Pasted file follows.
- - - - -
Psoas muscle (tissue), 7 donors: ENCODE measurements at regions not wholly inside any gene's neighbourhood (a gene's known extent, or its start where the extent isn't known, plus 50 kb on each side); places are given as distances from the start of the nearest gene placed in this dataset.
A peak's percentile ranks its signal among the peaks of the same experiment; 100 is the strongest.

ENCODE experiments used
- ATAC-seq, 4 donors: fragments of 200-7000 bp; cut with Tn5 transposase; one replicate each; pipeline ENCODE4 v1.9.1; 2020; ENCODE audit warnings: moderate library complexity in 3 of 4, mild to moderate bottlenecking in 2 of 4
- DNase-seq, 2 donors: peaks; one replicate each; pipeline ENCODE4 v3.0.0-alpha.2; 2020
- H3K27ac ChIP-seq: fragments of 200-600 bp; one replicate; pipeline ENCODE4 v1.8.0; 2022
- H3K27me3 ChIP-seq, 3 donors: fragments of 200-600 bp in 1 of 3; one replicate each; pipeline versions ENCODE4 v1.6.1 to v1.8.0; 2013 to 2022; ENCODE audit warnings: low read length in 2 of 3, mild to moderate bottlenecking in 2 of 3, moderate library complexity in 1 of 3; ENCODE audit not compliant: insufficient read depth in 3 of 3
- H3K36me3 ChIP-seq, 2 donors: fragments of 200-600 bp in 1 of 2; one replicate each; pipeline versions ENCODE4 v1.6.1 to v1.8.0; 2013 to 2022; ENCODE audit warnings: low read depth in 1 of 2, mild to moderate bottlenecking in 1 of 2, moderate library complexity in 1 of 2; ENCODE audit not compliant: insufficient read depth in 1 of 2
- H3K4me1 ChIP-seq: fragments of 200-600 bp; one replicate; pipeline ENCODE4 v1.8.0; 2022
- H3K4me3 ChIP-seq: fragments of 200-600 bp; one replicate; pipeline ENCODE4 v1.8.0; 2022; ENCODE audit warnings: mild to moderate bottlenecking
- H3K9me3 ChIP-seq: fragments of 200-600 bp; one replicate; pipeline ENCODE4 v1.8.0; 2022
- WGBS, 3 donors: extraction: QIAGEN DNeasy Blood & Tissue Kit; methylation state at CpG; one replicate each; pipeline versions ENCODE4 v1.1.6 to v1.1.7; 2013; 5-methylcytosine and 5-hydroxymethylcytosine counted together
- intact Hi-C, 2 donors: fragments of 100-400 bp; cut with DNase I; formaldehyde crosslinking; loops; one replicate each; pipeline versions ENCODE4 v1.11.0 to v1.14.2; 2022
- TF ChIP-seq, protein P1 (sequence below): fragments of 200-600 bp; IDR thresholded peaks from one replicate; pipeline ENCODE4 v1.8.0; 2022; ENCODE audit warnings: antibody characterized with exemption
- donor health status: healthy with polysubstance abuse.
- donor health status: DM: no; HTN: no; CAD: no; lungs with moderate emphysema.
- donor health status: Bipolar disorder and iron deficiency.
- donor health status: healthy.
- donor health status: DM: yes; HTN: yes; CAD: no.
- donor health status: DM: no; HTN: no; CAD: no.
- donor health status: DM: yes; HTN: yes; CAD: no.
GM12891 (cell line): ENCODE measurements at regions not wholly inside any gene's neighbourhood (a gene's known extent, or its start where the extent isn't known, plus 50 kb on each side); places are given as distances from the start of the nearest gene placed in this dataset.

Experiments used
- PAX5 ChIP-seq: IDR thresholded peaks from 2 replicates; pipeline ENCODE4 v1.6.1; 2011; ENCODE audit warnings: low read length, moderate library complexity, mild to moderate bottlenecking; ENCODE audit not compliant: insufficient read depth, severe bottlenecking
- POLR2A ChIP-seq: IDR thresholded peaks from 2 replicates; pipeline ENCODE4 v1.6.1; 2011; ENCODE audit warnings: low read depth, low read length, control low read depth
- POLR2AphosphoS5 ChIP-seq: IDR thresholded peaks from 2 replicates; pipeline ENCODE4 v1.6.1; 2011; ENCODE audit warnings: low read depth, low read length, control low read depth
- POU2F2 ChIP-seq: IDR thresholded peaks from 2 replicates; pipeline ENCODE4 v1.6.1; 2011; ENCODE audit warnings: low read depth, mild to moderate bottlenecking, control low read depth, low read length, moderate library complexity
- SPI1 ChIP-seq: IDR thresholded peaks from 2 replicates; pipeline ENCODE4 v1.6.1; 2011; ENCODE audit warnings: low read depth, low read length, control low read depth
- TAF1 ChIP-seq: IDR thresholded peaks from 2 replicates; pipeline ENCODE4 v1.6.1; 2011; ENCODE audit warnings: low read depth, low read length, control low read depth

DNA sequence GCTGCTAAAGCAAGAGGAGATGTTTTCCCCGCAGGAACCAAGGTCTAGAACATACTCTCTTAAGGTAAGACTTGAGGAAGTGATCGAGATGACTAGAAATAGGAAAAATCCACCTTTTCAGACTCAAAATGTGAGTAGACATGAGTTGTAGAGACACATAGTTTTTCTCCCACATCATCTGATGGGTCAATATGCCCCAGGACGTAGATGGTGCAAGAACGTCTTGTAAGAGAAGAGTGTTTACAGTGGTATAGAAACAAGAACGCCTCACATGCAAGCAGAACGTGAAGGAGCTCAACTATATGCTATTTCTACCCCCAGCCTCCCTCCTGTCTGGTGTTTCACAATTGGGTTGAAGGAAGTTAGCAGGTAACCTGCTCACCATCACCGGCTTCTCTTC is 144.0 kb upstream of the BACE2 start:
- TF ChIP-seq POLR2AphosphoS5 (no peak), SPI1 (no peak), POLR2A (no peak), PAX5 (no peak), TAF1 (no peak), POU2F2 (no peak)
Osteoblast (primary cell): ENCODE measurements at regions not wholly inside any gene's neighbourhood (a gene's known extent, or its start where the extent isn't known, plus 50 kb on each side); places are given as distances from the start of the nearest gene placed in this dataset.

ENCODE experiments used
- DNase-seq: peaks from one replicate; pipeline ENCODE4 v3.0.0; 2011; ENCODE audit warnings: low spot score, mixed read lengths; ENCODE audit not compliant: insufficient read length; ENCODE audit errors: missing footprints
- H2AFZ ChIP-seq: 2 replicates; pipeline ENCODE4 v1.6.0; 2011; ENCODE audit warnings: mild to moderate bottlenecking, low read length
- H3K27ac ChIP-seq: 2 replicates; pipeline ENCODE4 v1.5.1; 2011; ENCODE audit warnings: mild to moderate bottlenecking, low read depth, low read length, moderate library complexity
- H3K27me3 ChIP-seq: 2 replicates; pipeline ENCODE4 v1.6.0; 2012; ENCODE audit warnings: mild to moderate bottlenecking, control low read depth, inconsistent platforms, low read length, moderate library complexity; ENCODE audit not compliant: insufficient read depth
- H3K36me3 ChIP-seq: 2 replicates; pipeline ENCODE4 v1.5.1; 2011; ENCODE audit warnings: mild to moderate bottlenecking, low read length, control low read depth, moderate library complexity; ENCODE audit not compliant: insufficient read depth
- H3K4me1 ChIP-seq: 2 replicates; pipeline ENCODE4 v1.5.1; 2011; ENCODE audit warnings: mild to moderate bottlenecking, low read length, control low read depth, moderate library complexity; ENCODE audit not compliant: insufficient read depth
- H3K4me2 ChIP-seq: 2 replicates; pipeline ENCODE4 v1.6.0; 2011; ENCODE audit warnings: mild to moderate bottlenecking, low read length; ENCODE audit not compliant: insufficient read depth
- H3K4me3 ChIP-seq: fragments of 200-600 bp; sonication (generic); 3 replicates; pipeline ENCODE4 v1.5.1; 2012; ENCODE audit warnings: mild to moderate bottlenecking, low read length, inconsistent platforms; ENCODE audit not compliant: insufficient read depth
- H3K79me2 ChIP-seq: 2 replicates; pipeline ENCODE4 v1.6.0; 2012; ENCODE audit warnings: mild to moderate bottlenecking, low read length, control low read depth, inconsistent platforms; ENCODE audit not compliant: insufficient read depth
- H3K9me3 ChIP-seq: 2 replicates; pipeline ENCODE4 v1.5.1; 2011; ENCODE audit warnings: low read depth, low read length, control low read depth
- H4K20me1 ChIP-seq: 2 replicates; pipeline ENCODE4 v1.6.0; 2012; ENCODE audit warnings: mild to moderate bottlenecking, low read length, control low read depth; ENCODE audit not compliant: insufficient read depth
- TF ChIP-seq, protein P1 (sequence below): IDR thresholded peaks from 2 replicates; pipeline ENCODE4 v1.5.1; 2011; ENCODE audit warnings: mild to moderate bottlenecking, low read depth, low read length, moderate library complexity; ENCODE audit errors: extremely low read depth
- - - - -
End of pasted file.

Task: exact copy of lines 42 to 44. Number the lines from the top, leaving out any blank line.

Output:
- H3K79me2 ChIP-seq: 2 replicates; pipeline ENCODE4 v1.6.0; 2012; ENCODE audit warnings: mild to moderate bottlenecking, low read length, control low read depth, inconsistent platforms; ENCODE audit not compliant: insufficient read depth
- H3K9me3 ChIP-seq: 2 replicates; pipeline ENCODE4 v1.5.1; 2011; ENCODE audit warnings: low read depth, low read length, control low read depth
- H4K20me1 ChIP-seq: 2 replicates; pipeline ENCODE4 v1.6.0; 2012; ENCODE audit warnings: mild to moderate bottlenecking, low read length, control low read depth; ENCODE audit not compliant: insufficient read depth